Last week, we had the first part of an interview with Zack Goldman and Doron Aaronsohn of Ofek GMAT. Between them, they have decades of experience helping students prepare for graduate school admissions tests.
This week, we’re continuing the interview with questions about GMAT timing, test anxiety, and the differences between the GRE and the GMAT.
When is the best time to take the GMAT?
Zack: The best time to take the GMAT is during or shortly after your last year of undergrad. Your schedule is more open, you’re likely not working yet, you’re used to studying, you’re less likely to be stressed by the idea of test preparation.
If you think there’s a chance you’ll want to go to business school, take the test your final year. It will be much harder to find the time and re-learn the skills several years later. GMAT scores are valid for 5 years, so there’s no reason not to take it early.
What pros and cons do you see for testing multiple times? Should students be discouraged if they don’t get the score they’re looking for right out of the gate?
Doron: With the new GMAT changes, students can take the test again after only 16 days. This should take some of the pressure off – if you don’t like you’re score, it’s ok. You’ve got a couple more weeks to study and you can take the test again very soon.
Zack: Probably a quarter of the students who come to work with us have already taken the GMAT. Definitely there is nothing wrong with re-testing to get a better score. If you’ve got the time, then it is a great idea.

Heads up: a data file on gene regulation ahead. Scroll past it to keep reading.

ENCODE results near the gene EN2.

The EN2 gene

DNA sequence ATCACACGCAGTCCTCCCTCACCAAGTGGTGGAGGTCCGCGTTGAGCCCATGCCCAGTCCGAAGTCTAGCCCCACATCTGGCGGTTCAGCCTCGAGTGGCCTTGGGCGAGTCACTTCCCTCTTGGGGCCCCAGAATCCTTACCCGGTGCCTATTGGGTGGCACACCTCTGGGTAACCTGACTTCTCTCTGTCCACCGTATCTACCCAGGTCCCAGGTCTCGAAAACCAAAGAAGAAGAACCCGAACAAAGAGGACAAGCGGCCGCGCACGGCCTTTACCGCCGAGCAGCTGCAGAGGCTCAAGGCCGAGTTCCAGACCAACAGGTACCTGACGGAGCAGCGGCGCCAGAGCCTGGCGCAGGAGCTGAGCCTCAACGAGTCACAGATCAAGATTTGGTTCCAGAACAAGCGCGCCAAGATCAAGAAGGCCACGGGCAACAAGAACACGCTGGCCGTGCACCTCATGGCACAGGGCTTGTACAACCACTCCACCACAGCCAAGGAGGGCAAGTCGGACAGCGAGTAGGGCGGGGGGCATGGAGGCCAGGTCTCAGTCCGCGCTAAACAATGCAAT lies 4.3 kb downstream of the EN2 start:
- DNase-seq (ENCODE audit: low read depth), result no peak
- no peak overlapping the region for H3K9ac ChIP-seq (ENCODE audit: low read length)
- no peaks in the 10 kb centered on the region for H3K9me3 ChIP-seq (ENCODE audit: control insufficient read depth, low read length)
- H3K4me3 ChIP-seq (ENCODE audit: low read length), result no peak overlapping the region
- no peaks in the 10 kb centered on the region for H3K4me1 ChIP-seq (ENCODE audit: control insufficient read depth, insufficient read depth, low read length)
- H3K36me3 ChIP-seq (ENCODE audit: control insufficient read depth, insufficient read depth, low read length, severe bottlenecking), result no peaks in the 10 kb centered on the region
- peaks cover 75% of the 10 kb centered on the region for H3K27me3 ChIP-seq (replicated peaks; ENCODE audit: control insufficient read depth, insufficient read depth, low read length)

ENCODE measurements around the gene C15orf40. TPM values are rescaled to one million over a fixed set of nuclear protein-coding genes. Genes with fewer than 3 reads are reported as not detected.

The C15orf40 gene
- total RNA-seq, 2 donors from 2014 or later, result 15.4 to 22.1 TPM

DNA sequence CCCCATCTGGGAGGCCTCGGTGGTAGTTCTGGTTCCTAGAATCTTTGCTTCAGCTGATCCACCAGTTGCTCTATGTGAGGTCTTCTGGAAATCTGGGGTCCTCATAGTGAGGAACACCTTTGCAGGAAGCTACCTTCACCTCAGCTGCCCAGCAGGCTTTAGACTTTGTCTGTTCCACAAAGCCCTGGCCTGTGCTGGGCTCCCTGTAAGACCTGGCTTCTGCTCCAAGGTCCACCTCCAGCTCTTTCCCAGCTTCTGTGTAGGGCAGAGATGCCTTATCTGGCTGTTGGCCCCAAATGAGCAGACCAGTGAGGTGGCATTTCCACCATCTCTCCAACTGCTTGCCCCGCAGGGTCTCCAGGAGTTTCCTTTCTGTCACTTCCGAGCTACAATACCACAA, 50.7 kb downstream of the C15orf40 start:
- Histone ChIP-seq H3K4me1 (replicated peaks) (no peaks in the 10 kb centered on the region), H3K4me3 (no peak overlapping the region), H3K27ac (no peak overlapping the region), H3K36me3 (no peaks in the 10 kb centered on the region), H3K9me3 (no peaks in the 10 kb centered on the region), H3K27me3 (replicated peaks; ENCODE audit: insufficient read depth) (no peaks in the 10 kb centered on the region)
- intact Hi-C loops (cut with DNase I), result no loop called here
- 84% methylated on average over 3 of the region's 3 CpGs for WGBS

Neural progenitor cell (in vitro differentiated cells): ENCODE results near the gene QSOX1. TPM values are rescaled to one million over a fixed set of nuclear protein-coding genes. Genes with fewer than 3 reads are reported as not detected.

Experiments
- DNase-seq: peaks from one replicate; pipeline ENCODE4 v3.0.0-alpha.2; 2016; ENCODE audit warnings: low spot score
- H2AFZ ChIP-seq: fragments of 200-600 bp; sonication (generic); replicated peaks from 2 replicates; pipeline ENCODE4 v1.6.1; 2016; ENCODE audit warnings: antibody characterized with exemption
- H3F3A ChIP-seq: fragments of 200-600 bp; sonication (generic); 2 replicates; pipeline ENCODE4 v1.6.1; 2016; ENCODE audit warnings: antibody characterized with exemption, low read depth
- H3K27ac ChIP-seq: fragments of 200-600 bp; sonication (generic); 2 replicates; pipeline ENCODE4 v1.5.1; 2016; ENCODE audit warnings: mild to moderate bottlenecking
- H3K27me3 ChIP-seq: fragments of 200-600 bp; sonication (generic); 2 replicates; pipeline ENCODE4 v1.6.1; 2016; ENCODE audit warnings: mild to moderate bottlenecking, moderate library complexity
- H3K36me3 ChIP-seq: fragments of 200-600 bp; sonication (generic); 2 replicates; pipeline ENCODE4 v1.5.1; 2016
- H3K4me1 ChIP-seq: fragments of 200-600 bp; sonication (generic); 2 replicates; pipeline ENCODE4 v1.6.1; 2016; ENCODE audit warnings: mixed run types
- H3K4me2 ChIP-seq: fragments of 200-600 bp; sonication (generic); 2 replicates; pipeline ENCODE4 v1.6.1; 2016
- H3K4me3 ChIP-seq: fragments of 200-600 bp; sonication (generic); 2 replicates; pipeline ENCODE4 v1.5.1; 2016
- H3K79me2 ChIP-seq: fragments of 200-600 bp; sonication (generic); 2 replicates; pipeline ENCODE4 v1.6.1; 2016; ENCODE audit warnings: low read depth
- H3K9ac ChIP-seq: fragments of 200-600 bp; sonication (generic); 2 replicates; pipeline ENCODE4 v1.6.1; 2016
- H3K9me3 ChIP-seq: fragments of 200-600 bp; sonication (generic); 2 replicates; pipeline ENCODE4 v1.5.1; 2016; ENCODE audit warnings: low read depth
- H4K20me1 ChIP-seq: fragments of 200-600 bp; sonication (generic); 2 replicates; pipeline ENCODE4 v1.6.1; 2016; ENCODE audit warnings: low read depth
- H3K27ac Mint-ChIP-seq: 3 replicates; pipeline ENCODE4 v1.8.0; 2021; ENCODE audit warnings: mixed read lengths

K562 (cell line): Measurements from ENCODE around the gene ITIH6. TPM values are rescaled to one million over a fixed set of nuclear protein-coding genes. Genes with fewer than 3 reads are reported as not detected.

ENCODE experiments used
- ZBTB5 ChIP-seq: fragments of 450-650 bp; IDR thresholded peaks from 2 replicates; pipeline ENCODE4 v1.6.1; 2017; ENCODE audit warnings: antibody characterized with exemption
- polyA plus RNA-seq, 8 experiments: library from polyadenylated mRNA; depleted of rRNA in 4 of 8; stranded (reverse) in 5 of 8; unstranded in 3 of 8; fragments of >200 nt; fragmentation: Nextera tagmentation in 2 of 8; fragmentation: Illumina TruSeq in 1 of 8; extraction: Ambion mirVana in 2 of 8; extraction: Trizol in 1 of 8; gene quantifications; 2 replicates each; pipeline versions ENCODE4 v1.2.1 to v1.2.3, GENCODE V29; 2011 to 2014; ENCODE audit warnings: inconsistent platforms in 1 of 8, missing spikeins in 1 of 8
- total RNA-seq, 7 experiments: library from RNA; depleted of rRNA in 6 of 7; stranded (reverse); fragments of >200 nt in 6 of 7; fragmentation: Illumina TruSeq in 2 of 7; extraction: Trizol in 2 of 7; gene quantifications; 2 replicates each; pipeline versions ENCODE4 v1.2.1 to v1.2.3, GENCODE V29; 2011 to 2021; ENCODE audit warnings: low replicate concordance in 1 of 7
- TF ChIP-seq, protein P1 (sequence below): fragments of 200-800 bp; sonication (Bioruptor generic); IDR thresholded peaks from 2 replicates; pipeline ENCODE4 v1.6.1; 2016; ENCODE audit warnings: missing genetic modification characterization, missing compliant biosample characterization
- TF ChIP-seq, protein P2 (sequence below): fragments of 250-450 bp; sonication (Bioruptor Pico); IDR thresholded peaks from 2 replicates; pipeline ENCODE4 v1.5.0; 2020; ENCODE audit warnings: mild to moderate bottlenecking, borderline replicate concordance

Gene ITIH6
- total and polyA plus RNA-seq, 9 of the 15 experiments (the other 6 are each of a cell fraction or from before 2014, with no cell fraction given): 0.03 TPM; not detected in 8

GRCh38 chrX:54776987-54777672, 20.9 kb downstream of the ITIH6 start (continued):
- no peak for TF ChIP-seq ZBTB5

Do you have a sense of how much importance schools are placing on the Integrated Reasoning portion of the GMAT? Is this an important section for students to focus on, or should they not worry too much?
Doron: We usually work on the IR section after students feel comfortable with the verbal and quantitative sections. The skills transfer over, so if you do well on the quant and the verbal it’s highly correlated with doing well on IR.
Zack: Schools don’t place a huge amount of importance on IR. You don’t want a very low IR score, as it could raise questions and be a weight on your overall application, but it’s not something to spend a significant amount of time worrying over.
Timing is often a big source of test anxiety for students. What kinds of timing strategies do you recommend for the GMAT?
Zack: We take a different approach to a lot of other companies. Most of them start students out with lots and lots of timed practice tests. We start with the content.
We want students to build knowledge, confidence, and content mastery first. Only then do we work on timing, and students tend to find it a lot less stressful. They are just honing skills at that point. And again, it’s all personalized to the student’s pace and learning style.
By the time they finish working with us, students have taken dozens of practice tests, and answered thousands of questions. We don’t start out with timed practice. We work our way up to it and it becomes much more comfortable for students.
Do you see a lot of students taking both the GMAT and the GRE?
Doron: Most students choose one or the other. The tests are very different, although there is some overlap in skills. Some students do take both tests, or start out preparing for one and then decide to switch to the other test.
Zack: You should definitely talk to your MBA admissions consultant before switching tests. They can help you understand whether your target schools have a preference for one test over the other.
They can also tell you if a particular test might make your application stronger – for example, you may want to take the GMAT to show the applications committee that you do have strong quantitative skills if your background doesn’t highlight them.
Is there anything else you want students to know about taking the GMAT?
Doron: Don’t give up. Improvement is absolutely possible. You just have to commit to the work.
Zack: It’s worth it. Getting your MBA opens a lot of doors, to a better career, a better life. It’s worth the investment in yourself.
Preparing for the GMAT can be an intimidating process, but it also represents an exciting opportunity.